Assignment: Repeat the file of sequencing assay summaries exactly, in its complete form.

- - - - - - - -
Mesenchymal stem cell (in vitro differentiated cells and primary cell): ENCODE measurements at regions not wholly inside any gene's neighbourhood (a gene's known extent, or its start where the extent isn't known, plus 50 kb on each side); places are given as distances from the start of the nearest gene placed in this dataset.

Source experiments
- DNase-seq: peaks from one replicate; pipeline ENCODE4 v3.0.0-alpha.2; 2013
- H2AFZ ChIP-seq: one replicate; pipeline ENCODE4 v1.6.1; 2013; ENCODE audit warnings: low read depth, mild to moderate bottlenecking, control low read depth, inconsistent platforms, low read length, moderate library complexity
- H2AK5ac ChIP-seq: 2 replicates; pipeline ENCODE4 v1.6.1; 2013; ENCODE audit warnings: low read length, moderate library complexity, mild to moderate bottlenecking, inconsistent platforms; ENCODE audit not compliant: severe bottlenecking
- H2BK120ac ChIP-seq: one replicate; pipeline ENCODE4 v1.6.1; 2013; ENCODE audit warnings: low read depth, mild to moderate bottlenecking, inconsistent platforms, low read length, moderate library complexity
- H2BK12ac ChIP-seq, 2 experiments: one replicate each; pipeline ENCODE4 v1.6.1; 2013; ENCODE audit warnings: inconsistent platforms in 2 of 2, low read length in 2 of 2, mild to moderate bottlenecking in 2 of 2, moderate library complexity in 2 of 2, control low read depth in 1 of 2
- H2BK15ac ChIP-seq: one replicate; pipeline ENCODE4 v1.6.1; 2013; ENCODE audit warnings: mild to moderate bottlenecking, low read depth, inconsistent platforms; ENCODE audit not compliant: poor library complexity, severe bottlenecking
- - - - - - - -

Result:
Mesenchymal stem cell (in vitro differentiated cells and primary cell): ENCODE measurements at regions not wholly inside any gene's neighbourhood (a gene's known extent, or its start where the extent isn't known, plus 50 kb on each side); places are given as distances from the start of the nearest gene placed in this dataset.

Source experiments
- DNase-seq: peaks from one replicate; pipeline ENCODE4 v3.0.0-alpha.2; 2013
- H2AFZ ChIP-seq: one replicate; pipeline ENCODE4 v1.6.1; 2013; ENCODE audit warnings: low read depth, mild to moderate bottlenecking, control low read depth, inconsistent platforms, low read length, moderate library complexity
- H2AK5ac ChIP-seq: 2 replicates; pipeline ENCODE4 v1.6.1; 2013; ENCODE audit warnings: low read length, moderate library complexity, mild to moderate bottlenecking, inconsistent platforms; ENCODE audit not compliant: severe bottlenecking
- H2BK120ac ChIP-seq: one replicate; pipeline ENCODE4 v1.6.1; 2013; ENCODE audit warnings: low read depth, mild to moderate bottlenecking, inconsistent platforms, low read length, moderate library complexity
- H2BK12ac ChIP-seq, 2 experiments: one replicate each; pipeline ENCODE4 v1.6.1; 2013; ENCODE audit warnings: inconsistent platforms in 2 of 2, low read length in 2 of 2, mild to moderate bottlenecking in 2 of 2, moderate library complexity in 2 of 2, control low read depth in 1 of 2
- H2BK15ac ChIP-seq: one replicate; pipeline ENCODE4 v1.6.1; 2013; ENCODE audit warnings: mild to moderate bottlenecking, low read depth, inconsistent platforms; ENCODE audit not compliant: poor library complexity, severe bottlenecking